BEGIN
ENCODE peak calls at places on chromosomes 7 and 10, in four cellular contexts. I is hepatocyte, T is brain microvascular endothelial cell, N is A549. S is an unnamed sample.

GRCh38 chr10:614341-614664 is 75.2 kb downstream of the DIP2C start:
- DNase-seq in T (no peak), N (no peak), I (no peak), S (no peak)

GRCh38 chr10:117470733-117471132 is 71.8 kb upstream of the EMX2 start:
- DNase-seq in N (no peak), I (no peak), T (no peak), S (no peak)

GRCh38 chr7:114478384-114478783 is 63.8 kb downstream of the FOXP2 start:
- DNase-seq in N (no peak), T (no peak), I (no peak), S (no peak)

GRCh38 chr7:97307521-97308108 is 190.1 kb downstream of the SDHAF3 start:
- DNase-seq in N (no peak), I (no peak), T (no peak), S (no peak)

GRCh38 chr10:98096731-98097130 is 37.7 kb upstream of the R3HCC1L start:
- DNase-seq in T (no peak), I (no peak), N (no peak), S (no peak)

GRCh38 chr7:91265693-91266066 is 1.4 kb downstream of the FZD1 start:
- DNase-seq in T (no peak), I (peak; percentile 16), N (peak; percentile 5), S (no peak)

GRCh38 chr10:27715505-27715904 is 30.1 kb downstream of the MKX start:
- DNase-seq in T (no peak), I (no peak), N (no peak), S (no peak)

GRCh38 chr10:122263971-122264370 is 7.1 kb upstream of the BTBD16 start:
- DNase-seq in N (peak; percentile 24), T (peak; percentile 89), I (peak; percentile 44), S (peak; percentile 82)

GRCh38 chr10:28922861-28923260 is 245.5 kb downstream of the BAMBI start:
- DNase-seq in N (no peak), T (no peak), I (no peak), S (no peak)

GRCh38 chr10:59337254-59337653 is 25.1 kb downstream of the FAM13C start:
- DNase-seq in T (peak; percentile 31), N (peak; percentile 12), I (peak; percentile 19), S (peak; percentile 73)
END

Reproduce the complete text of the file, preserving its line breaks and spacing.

ENCODE peak calls at places on chromosomes 7 and 10, in four cellular contexts. I is hepatocyte, T is brain microvascular endothelial cell, N is A549. S is an unnamed sample.

GRCh38 chr10:614341-614664 is 75.2 kb downstream of the DIP2C start:
- DNase-seq in T (no peak), N (no peak), I (no peak), S (no peak)

GRCh38 chr10:117470733-117471132 is 71.8 kb upstream of the EMX2 start:
- DNase-seq in N (no peak), I (no peak), T (no peak), S (no peak)

GRCh38 chr7:114478384-114478783 is 63.8 kb downstream of the FOXP2 start:
- DNase-seq in N (no peak), T (no peak), I (no peak), S (no peak)

GRCh38 chr7:97307521-97308108 is 190.1 kb downstream of the SDHAF3 start:
- DNase-seq in N (no peak), I (no peak), T (no peak), S (no peak)

GRCh38 chr10:98096731-98097130 is 37.7 kb upstream of the R3HCC1L start:
- DNase-seq in T (no peak), I (no peak), N (no peak), S (no peak)

GRCh38 chr7:91265693-91266066 is 1.4 kb downstream of the FZD1 start:
- DNase-seq in T (no peak), I (peak; percentile 16), N (peak; percentile 5), S (no peak)

GRCh38 chr10:27715505-27715904 is 30.1 kb downstream of the MKX start:
- DNase-seq in T (no peak), I (no peak), N (no peak), S (no peak)

GRCh38 chr10:122263971-122264370 is 7.1 kb upstream of the BTBD16 start:
- DNase-seq in N (peak; percentile 24), T (peak; percentile 89), I (peak; percentile 44), S (peak; percentile 82)

GRCh38 chr10:28922861-28923260 is 245.5 kb downstream of the BAMBI start:
- DNase-seq in N (no peak), T (no peak), I (no peak), S (no peak)

GRCh38 chr10:59337254-59337653 is 25.1 kb downstream of the FAM13C start:
- DNase-seq in T (peak; percentile 31), N (peak; percentile 12), I (peak; percentile 19), S (peak; percentile 73)